The Canadian prime minister has announced the call for a general election, scheduled for Sept. 20, and many Canadians are more occupied by fears of a fourth wave of COVID-19 than politics.
Amid a surge in new infections, anxiety among parents over the safety of unvaccinated children returning to school in person, and other worries, the latest data from the non-profit Angus Reid Institute finds that the number of people in this country expressing concern about personally contracting COVID-19 increased five points from July to 52 per cent.
Politically speaking, this situation represents a great risk – and a potential opportunity – for the governing Liberals.
Nearly half (45 per cent) of those who are personally concerned about falling ill with COVID-19 also say they intend to support the Liberal Party in the next election.
Further, just over half of Canadians (51 per cent) are of the view the PM has done a “good job” managing the COVID-19 pandemic, the highest mark Justin Trudeau has received in 2021 and 11 points higher than his personal favourability (40 per cent). A similar, but slightly higher number (55 per cent) say his government has done well on the same file.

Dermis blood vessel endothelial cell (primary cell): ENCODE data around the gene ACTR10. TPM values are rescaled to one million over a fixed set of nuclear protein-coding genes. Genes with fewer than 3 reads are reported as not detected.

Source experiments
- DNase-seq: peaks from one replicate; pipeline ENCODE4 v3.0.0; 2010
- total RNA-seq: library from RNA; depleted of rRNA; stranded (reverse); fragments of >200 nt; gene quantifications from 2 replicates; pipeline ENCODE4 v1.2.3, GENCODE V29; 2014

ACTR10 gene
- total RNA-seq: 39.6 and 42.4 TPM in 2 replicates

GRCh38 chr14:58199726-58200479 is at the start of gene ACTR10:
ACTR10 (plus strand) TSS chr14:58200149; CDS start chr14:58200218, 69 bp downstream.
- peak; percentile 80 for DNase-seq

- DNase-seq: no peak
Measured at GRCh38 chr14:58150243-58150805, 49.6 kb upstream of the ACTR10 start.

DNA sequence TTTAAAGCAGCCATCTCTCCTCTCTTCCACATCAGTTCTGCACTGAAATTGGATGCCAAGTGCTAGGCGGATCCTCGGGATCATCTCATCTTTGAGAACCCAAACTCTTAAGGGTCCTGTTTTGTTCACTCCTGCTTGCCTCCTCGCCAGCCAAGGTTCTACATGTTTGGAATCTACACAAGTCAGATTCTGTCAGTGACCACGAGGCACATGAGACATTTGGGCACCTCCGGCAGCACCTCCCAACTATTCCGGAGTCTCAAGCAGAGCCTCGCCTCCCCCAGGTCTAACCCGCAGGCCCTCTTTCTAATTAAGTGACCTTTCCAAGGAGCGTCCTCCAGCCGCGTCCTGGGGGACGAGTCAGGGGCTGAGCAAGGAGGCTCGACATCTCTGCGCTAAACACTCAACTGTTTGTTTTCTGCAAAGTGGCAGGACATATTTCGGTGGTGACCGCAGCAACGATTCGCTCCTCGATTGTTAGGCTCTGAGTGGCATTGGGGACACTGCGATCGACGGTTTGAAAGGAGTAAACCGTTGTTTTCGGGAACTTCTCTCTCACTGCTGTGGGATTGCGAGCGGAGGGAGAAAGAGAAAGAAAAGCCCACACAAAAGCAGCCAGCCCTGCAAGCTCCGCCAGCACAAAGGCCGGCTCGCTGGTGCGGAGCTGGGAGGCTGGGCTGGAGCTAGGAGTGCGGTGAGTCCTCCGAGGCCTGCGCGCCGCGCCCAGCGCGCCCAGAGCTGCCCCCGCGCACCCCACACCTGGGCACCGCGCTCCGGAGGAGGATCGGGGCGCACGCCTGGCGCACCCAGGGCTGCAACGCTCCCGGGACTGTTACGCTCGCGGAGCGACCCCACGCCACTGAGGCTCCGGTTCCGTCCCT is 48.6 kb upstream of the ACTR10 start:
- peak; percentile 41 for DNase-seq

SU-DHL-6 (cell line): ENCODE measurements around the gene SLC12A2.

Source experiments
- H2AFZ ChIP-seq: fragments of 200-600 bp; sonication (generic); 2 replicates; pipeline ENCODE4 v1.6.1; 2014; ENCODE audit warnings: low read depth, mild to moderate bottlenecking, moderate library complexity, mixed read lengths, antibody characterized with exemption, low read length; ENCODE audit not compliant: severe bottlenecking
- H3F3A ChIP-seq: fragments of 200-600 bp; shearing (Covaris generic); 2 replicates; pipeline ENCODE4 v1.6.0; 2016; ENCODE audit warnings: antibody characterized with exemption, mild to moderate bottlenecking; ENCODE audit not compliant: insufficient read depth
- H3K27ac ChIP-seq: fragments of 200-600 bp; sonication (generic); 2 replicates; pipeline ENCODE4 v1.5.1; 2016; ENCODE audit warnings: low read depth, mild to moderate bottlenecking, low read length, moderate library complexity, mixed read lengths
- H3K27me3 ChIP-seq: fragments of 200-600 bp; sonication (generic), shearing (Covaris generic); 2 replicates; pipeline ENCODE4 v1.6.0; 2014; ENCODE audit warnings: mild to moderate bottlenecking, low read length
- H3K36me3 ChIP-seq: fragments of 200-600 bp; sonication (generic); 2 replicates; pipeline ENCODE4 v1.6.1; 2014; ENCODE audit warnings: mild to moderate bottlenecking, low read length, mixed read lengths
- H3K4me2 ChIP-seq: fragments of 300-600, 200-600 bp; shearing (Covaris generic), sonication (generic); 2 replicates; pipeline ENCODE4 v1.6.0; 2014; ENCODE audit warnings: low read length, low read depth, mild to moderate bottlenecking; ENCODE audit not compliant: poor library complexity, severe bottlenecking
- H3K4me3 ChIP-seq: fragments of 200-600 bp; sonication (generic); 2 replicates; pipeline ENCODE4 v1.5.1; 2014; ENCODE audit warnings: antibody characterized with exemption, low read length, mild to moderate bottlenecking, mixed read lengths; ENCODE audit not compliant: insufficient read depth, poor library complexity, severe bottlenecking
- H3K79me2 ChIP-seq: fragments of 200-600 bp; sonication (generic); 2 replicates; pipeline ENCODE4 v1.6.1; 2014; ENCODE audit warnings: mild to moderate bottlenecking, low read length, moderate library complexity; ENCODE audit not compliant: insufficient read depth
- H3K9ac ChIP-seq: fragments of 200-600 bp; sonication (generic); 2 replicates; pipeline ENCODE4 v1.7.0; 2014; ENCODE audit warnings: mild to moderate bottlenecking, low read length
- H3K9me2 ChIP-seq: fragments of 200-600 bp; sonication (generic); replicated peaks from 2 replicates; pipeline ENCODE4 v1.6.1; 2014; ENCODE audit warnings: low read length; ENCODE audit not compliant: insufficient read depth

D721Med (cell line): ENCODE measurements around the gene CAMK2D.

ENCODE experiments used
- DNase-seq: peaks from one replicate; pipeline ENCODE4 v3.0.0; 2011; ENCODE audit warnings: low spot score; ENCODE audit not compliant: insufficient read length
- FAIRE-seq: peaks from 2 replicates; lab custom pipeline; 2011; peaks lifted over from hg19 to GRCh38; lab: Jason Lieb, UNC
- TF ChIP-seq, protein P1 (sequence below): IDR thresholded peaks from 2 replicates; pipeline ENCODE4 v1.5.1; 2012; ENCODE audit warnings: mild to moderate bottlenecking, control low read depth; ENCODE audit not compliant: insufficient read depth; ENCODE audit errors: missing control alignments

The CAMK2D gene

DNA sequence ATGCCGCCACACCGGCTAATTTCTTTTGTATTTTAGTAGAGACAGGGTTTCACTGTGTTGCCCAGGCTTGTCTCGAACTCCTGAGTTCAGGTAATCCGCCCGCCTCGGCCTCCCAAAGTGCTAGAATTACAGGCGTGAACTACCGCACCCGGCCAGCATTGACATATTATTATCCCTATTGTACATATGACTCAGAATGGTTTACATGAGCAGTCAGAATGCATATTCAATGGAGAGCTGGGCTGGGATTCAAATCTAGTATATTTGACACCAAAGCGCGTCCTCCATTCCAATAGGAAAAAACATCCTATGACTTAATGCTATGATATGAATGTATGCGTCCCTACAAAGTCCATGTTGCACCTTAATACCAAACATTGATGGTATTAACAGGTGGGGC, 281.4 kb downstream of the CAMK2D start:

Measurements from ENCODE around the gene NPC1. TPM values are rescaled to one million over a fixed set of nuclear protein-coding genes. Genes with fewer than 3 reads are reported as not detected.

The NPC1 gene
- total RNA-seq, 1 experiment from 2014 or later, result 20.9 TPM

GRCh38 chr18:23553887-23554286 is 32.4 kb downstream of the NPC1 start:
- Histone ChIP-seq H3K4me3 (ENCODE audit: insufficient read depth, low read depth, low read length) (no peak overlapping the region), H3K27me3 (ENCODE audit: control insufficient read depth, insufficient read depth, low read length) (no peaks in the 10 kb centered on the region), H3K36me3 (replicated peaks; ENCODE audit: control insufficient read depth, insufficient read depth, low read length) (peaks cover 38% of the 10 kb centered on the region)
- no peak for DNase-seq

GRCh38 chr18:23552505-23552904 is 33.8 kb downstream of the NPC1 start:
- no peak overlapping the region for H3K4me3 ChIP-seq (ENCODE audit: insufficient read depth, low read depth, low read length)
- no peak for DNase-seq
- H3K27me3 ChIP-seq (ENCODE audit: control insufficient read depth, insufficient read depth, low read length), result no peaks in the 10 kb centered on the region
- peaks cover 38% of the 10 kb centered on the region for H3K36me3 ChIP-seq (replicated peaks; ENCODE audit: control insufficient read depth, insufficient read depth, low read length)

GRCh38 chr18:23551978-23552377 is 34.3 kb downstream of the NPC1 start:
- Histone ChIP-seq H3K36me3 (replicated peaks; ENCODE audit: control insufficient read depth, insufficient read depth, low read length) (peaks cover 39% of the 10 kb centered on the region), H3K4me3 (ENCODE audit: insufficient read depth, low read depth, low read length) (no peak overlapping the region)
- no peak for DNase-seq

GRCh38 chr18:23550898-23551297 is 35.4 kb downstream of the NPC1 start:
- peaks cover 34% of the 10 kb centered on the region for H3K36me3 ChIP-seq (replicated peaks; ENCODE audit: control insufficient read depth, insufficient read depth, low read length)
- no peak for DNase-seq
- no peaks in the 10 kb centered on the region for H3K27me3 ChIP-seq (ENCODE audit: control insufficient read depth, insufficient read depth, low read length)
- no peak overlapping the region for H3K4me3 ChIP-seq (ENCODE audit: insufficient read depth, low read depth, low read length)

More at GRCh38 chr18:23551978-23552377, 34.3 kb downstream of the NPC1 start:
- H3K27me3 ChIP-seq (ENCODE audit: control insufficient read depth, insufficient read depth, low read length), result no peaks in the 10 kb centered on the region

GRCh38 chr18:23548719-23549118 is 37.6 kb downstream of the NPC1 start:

In terms of vote intention, the incumbent party continues to hold a five-point advantage over the opposition Conservatives – both parties up one point each, but statistically unchanged in the last week.
The Conservatives are not only holding onto past voters, but the party’s base is also home to those who are most certain about their vote.
Half (48 per cent) of those who intend to vote for the CPC are absolutely committed, compared to just 28 per cent for the incumbent Liberals and 29 per cent for Jagmeet Singh’s New Democrats.